Watching the Tropics: Any impact for the Northeast?
This evening, we are watching a tropical disturbance (declared Invest 91L) in the northwestern Caribbean Sea near the Yucatan Peninsula. The National Hurricane Center is currently giving this disturbance a 60% chance of development over the next five days, with the most likely timeframe for development within the next 24 to 48 hours. Since models are converging on a development scenario, I would argue it is closer to 80%, and since it already has gale force winds associated with the system, it would be named Tropical Storm Bill. Models are close to unanimous on a landfall in the northwestern Gulf coast around midweek (most likely as a moderate tropical storm), with the middle or upper Texas coast the most likely and the Louisiana or lower Texas coast also possible.What does that all mean for the Northeast? Given that the moisture will likely end up in frontal boundaries and Bill is a sprawling system, a wet stretch of weather appears possible over the next week or so, although confidence is extremely low on where exactly the greatest moisture falls as it is dependent on other systems in the area (the tropical storm should be long dissipated by then). No matter what, the stagnant pattern with a stationary front suggests that heavy rain is likely for some. The Weather Prediction Center’s most recent rainfall map suggests nearly 4 inches (likely more locally) is possible for parts of the interior mid-Atlantic in the next week. Flood threats are too difficult to quantify at this time, however.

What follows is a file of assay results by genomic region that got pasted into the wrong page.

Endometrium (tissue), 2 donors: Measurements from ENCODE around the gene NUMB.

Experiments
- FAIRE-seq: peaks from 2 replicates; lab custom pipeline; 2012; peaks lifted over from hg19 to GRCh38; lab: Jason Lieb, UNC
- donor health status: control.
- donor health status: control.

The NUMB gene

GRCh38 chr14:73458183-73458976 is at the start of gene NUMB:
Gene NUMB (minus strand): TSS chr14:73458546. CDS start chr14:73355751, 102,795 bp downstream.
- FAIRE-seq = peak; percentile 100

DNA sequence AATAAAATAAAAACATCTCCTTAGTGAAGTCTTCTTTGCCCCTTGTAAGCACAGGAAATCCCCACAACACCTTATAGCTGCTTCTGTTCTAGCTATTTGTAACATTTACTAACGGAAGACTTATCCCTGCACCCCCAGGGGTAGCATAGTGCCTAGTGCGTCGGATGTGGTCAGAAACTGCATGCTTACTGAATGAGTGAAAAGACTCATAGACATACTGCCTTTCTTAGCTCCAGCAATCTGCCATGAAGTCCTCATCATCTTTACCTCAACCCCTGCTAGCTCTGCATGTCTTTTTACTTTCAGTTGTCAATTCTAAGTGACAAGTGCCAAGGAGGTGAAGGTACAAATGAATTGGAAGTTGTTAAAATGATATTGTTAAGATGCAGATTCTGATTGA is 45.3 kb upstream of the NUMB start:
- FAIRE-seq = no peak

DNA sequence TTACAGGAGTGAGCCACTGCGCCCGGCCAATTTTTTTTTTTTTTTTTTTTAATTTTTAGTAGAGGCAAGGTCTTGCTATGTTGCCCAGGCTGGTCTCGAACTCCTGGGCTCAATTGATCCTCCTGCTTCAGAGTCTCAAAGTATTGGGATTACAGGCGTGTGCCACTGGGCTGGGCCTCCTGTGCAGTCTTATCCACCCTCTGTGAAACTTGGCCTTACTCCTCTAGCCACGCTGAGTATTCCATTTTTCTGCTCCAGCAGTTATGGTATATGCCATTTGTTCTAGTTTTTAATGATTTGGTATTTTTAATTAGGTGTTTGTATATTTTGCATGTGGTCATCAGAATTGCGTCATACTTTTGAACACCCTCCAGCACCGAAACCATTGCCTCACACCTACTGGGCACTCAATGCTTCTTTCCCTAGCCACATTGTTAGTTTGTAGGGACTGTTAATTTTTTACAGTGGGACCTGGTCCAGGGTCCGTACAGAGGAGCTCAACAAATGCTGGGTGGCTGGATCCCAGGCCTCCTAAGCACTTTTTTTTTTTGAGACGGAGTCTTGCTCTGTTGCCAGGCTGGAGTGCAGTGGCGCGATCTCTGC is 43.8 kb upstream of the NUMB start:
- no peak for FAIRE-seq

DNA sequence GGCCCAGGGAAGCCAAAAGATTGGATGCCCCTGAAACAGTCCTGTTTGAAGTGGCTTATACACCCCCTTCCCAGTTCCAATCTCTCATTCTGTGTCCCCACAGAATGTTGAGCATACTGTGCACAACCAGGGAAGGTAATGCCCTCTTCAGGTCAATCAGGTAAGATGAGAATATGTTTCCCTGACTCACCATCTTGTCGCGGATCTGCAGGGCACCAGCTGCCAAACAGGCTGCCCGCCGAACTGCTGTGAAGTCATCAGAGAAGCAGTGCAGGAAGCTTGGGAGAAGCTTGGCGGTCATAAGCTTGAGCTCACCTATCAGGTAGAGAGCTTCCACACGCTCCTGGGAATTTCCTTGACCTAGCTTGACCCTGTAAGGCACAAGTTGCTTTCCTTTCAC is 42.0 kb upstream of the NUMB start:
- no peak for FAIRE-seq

Forecaster Craig Ceecee